DISTILLED IN MAINE: A HISTORY OF LIBATIONS, TEMPERANCE & CRAFT SPIRITS

By Kate McCarty

American Palate, 2015

160 pages, $21.99

Alcoholic beverages have been part of Maine’s history since the Englishmen at the Popham Colony uncorked the first bottle of aquavit — “the water of life” — in 1607. Mainers have enjoyed their cocktails ever since.

Portland author Kate McCarty offers an entertaining history of booze in Maine in her new book, “Distilled In Maine,” a clever, humorous and perceptive look at alcohol, temperance and the current popularity of Maine’s craft distillers. McCarty is the cofounder of the Portland Spirits Society, a women’s whiskey appreciation group.

Although overpriced for a slim, softcover book, this is a fascinating, well-illustrated story, especially Maine’s 82-year history of prohibition (1851-1933) and the important role alcohol played in the state’s economy.

McCarty describes Maine’s colonial participation in the “triangle trade” (sugar, molasses and rum) and how employers often used rum as partial payment of workers’ wages, even offering drink breaks during the work day. She also explains why alcoholic beverages were safer to drink than local drinking water, how colonists used “freeze distillation” to make hard cider, and how the temperance movement began in Maine.

Learn how the “Twenty-eight Gallon Law” and patent medicines skirted early prohibition laws, how the “Father of Prohibition” was the mayor of Portland and why he was responsible for starting the violent and deadly Portland Rum Riot in 1855 and why a soda jerk is really just a bartender. McCarty also tells vividly of Maine’s role in rum-running, liquor smuggling and illicit liquor manufacturing during the Roaring Twenties.

McCarty reveals today’s complex state regulations governing who can manufacture, distribute and sell alcoholic beverages, and she highlights Maine’s nine craft distillers who make everything from rum, vodka and gin, to whiskey, brandy and blueberry moonshine. She also includes drink recipes like the Honeymoon, Marconi Wireless and the Widow’s Kiss.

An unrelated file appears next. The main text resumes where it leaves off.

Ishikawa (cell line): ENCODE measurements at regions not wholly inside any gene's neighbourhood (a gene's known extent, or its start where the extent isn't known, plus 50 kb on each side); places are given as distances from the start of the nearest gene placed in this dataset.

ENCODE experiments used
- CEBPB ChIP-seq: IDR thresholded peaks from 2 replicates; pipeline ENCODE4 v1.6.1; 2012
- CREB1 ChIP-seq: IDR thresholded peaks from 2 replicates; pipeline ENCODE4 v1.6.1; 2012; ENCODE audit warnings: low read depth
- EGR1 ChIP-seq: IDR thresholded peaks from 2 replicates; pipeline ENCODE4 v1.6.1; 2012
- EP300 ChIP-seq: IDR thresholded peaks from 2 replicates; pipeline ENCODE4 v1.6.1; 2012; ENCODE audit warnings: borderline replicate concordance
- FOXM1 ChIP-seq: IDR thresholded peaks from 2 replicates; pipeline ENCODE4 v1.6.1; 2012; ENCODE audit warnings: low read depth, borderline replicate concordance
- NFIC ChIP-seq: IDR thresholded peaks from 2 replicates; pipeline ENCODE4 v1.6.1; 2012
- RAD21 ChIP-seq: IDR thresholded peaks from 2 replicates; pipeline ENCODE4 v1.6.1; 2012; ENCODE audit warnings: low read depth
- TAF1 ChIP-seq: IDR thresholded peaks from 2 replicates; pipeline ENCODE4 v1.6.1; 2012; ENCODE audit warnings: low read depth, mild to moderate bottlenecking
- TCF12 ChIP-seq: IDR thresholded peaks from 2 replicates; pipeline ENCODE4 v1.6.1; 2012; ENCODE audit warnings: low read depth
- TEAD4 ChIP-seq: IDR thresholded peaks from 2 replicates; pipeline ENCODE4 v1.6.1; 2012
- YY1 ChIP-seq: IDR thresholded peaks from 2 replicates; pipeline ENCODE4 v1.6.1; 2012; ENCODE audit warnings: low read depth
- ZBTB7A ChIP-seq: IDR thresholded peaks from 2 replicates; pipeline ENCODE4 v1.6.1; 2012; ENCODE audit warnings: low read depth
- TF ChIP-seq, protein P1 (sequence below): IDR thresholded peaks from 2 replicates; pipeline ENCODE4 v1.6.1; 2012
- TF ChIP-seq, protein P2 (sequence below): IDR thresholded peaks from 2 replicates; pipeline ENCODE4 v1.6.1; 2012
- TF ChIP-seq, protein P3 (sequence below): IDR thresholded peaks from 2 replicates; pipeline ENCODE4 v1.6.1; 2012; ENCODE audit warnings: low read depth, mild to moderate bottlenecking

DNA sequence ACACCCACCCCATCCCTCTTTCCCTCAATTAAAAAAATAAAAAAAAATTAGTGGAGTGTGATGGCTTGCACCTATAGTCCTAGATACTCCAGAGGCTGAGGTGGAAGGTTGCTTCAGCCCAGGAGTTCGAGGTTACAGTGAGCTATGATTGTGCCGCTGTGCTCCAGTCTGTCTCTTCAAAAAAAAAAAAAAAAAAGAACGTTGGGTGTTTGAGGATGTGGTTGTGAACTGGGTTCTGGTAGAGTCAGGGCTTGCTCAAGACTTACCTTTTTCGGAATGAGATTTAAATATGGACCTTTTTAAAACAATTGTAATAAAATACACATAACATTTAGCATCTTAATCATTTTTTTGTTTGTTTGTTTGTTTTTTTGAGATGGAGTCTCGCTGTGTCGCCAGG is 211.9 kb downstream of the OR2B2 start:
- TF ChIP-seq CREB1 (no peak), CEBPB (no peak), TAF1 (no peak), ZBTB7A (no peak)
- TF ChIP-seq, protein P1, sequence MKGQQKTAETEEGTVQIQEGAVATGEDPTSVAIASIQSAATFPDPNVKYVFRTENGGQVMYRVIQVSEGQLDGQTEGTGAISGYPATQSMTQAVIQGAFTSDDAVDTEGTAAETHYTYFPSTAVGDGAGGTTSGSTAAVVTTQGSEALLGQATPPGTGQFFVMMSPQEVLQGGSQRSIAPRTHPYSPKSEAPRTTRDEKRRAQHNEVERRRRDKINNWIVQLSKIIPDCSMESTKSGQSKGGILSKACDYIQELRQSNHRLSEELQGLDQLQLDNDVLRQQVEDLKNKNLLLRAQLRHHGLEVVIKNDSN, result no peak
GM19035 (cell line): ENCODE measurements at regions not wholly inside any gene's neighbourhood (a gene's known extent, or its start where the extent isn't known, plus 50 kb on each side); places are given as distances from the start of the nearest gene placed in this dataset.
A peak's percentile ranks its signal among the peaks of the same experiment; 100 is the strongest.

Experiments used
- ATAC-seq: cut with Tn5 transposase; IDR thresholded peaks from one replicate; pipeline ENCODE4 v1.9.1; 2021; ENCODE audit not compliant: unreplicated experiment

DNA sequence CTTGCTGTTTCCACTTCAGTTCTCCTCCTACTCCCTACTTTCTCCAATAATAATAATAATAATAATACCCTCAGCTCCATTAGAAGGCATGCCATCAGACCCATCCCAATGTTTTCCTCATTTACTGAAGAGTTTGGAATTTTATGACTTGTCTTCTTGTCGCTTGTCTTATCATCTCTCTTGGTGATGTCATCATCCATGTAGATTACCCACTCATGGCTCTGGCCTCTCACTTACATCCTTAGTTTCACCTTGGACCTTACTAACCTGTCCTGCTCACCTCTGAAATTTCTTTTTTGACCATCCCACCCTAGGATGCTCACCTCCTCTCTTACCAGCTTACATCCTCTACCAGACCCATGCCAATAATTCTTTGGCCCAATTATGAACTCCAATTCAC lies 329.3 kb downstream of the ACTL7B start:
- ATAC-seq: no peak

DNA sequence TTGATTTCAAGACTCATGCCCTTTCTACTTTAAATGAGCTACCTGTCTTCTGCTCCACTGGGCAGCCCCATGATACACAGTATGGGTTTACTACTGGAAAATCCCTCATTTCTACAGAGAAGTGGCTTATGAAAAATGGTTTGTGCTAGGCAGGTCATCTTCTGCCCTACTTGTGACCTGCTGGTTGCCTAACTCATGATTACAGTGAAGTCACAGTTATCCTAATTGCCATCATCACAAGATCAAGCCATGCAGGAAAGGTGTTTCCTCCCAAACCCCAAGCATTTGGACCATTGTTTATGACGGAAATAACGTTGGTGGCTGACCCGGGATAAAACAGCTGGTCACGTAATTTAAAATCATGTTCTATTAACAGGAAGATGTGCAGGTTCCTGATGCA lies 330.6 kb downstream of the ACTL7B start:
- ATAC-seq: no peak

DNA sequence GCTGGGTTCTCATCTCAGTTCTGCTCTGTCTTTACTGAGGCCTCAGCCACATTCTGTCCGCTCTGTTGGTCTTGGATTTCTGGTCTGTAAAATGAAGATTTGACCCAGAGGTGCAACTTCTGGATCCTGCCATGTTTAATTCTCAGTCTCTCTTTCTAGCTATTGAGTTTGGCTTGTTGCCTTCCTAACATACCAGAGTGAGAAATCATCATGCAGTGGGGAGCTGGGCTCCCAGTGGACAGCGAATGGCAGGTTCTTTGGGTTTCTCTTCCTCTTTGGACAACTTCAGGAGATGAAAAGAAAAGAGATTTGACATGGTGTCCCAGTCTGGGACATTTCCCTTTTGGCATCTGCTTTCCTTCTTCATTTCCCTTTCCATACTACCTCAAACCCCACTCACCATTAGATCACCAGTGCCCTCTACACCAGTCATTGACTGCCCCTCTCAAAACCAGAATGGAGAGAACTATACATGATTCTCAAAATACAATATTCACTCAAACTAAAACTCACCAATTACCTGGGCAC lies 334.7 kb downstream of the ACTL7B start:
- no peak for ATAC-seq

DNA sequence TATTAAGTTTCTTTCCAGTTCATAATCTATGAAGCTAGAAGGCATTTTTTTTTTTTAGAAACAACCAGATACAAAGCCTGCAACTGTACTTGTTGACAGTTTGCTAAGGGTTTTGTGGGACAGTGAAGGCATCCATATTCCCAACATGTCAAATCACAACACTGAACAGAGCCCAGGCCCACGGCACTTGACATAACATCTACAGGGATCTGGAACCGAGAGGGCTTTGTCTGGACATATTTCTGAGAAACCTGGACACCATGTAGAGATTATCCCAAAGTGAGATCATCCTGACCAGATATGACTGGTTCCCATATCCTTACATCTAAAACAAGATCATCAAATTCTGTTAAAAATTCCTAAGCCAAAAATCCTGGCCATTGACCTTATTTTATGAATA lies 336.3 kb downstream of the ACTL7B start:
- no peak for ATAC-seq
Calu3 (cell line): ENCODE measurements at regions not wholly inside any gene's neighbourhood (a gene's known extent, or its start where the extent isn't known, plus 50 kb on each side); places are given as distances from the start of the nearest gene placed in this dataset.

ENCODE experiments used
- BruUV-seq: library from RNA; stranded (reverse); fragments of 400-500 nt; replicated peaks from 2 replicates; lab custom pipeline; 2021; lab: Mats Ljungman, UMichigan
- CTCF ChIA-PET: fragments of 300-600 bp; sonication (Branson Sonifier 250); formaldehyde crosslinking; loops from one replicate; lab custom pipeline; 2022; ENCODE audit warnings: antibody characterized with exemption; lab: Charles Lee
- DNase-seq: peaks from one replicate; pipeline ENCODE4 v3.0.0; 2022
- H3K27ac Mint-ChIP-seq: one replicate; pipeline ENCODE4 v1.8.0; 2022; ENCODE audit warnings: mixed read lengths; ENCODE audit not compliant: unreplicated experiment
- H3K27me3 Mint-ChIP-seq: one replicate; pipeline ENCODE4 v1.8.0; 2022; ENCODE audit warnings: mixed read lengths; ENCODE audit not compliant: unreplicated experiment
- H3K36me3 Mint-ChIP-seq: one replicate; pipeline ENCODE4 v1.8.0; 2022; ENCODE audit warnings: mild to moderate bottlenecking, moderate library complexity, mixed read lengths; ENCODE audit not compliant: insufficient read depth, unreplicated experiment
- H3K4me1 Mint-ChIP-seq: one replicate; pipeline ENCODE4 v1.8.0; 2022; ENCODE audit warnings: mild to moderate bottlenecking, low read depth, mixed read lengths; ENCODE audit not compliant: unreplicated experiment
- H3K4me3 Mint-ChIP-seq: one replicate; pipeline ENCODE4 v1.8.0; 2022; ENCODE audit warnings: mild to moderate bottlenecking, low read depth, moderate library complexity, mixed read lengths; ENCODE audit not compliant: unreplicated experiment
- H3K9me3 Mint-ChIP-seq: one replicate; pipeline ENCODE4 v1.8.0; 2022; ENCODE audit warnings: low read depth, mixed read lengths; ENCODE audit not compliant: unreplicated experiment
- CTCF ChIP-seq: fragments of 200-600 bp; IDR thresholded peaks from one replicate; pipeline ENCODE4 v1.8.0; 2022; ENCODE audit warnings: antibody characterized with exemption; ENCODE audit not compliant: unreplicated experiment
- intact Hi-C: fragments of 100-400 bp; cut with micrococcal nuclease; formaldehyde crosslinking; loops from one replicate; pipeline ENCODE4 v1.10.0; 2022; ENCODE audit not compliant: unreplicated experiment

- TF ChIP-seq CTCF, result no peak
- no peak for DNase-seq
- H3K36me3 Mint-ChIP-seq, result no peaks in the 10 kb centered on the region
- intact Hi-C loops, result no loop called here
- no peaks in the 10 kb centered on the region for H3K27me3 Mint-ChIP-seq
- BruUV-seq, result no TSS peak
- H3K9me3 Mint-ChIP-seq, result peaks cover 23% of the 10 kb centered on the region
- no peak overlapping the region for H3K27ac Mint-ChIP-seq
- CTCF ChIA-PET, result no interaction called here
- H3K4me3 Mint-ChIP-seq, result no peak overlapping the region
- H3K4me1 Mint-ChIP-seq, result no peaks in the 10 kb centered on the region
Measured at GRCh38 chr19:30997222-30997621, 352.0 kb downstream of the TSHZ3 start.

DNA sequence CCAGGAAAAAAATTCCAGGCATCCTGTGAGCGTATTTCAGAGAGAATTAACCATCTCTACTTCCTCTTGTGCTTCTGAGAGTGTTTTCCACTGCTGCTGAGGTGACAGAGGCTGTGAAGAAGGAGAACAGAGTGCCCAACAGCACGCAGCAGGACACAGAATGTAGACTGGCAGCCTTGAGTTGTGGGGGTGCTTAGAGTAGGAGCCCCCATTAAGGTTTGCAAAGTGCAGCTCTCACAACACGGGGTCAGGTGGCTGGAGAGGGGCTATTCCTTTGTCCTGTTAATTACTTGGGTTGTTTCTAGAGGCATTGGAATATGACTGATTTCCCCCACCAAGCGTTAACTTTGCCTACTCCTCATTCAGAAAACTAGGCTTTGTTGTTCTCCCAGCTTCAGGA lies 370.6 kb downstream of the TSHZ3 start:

RED DAWN: BEST NEW ENGLAND CRIME STORIES

Edited by Mark Ammons and others

Level Best Books, 2015

287 pages, $15.95

Well, it must be true: Good things really do come to an end. After a dozen volumes, Level Best Books has published its last short story crime anthology penned by New England writers.

“Red Dawn” is the last installment in this remarkably lucid and clever anthology series. Beginning with “Rogue Wave” in 2003, the series features short crime fiction by many of New England’s and Maine’s best mystery authors.

Here, 33 writers contribute well-crafted, original stories of murder, revenge, jealousy, robbery, greed and some fancy detective work by several unlikely sleuths. There is humor and mayhem and a few surprises, including one story containing the fewest words (a record of sorts, surely).

Seven Maine writers are among the contributors, revealing a collective sense of humor as well as creepy imaginations. In “Singed,” Dorothy Cannell tells of the proper English sister detectives Hyacinth and Primrose Tramwell and their much appreciated, felonious and shoeless butler named Butler (no kidding).

In “Fool Proof,” by Bruce Robert Coffin, a convicted murderer plans an elaborate escape from prison, but makes just one fateful mistake. Kate Flora’s “Nice Guy” finds a love-struck loser tangled up in domestic violence and a sudden murder cover-up.

Other stories include computer hackers pitted against one another in a real life-or-death drama, a smarmy playwright discovers that words really can kill, an arsonist makes a dreadful error, a man learns the hard way that two women scorned are twice as dangerous and a husband faces a life-changing decision — kill the wife or kill the mistress?

One of the best is Katherine Fast’s “The Wedding Gift,” with a rookie cop stumbling into a messy murder scene only to later learn it really isn’t. This is fun, suspenseful crime fiction — too bad it’s Level Best’s last.

Bill Bushnell lives and writes in Harpswell.